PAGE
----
European Chips Act ignores dependence on China for PCBs ...
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European Chips Act ignores dependence on China for PCBs ...

Aug 06, 2023

Europe’s dependence for electronics manufacturing services may be more diverse but is even more acute, according to a report, Promoting silicon-to-systems manufacturing, prepared by the IPC. A silicon-to-systems, whole-ecosystem approach is needed to support Europe’s goals of strategic autonomy and the “twin transitions” to a greener, more digital economy, the report concludes.

The European Chips Act is welcome but Europe should not focus only on semiconductors, according to the report. The reports states that PCB manufacturing and assembly and electronic manufacturing services in Europe have been in steep decline for decades.

IPC, formerly the Institute of Printed Circuits, is a global trade association for the electronics manufacturing industry. IPC has 3,100 company members drawn from across all sectors of the electronics industry, including design, printed circuit board (PCB) manufacturing, electronic assembly, and advanced packaging.

IPC has produced a report that highlights the need to support the whole supply chain, which is only as strong as its weakest link. The report follows one produced 18 months ago lobbying for support for the US PCB industry (see Calls to support US PCB industry).

“The near singular focus” on the semiconductor industry “has obscured critically important segments of the electronics ecosystem,” specifically PCBs and electronic assembly (EMS), without which semiconductors cannot function, the report says.

Over the last 20 years, the European PCB sector experienced a steep decline, the report says, shrinking from approximately 20 to 30 percent of global production to just 2.3 percent in 2021. At the same time Europe has become “highly dependent on China,” the report asserts.

In 2020 Europe imported more PCBs from China than were made domestically. That year European PCB manufacturing was worth €2 billion while Europe imported €4.2 billion of PCBs, of which 65 percent – or €2.73 billion – came from China.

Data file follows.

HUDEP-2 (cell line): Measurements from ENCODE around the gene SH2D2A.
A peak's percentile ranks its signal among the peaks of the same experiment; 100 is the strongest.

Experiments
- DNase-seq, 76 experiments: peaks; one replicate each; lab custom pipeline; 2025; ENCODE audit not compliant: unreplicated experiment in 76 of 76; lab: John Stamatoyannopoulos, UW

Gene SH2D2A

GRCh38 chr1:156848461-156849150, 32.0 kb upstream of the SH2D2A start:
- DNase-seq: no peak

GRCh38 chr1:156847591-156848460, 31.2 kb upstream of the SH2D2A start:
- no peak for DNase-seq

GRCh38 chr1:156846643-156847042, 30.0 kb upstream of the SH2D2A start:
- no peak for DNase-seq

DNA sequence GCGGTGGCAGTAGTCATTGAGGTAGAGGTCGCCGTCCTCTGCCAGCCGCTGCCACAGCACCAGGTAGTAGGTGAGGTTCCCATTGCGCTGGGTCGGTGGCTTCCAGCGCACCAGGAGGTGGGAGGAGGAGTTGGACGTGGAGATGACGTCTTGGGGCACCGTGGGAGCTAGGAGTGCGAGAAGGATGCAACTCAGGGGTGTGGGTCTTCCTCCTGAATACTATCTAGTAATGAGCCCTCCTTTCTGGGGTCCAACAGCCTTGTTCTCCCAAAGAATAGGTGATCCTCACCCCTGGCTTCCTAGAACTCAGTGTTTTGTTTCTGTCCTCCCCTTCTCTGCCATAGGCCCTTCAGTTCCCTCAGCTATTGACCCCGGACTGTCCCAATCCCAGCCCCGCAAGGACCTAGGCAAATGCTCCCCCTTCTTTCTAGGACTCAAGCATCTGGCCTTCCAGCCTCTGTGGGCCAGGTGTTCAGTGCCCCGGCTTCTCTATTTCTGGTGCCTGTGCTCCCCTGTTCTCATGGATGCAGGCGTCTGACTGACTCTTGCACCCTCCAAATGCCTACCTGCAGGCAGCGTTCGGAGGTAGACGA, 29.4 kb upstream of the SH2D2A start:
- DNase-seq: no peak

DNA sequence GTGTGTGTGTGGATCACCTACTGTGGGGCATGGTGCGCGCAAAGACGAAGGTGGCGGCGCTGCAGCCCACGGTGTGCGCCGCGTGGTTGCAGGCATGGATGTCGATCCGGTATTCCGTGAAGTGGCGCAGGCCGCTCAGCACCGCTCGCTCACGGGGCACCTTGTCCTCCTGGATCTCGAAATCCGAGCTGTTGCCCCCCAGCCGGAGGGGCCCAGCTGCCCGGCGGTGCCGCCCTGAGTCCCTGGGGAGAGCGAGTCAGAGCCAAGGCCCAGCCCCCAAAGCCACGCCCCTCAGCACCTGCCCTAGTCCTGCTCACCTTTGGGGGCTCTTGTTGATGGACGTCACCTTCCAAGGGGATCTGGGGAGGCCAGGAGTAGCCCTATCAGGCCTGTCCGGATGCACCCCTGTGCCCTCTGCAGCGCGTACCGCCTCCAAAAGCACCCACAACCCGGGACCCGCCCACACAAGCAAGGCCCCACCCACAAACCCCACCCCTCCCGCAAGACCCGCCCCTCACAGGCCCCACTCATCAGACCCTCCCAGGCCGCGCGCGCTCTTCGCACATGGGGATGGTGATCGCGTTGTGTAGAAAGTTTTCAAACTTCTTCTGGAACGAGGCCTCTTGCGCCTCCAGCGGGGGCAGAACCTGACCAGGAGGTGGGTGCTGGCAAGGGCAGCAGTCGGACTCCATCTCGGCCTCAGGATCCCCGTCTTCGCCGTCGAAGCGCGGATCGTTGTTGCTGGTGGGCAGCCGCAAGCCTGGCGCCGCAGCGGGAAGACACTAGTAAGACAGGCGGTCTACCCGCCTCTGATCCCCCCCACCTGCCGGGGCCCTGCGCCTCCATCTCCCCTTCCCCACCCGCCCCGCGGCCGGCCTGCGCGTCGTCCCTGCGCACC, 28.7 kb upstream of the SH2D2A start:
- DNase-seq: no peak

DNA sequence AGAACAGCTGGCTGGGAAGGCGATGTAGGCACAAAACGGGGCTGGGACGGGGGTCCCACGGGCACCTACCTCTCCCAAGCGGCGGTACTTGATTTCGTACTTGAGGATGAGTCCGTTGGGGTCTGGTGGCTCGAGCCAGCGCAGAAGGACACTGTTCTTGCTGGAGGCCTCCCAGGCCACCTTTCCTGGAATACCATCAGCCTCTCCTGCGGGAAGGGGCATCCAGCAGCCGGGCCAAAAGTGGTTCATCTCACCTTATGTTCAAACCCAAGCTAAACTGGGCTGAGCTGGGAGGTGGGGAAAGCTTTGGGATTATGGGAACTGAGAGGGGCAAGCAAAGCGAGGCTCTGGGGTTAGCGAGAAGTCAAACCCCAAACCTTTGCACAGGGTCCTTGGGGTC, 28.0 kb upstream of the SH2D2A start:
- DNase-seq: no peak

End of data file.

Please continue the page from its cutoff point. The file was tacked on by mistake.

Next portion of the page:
European Union PCB imports were more than twice domestic manufacture in 2020 with 75 percent coming from Greater China. Source: IPC.

The reports adds that the domestic EMS sector has grown in recent years, fueled by factory investment by large global companies and also by the growth of the downstream markets the sector serves, including automotive, industrial, aerospace, defense, and healthcare. However, the European Union imports roughly 90 percent of its required EMS products and services.

“Revitalizing and growing the PCB and EMS segments is essential to building a robust European electronics manufacturing ecosystem, which in turn is essential to ensuring supply chain resiliency, advancing the twin transitions, and promoting European innovation,” said Sanjay Huprikar, president of European operations. “It takes all elements in the supply chain – from silicon to systems – to successfully produce the electronics we all depend on in so many ways.”

The European Commission is aware of the issues IPC said. It pointed out that on June 23, the European Commission’s Directorate General for Internal Market, Industry, Entrepreneurship and SMEs (DG GROW) hosted a meeting on electronics assembly and printed circuit board manufacturing with key industry stakeholders, including companies from the renewable energy, aerospace/defense, automotive, and industrial sectors.

The dialogue was called following an IPC meeting in April that brought together leaders of government and industry to press for an EU strategy to strengthen silicon-to-systems innovation and manufacturing.

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European Union PCB imports were more than twice domestic manufacture in 2020 with 75 percent coming from Greater China. Source: IPC.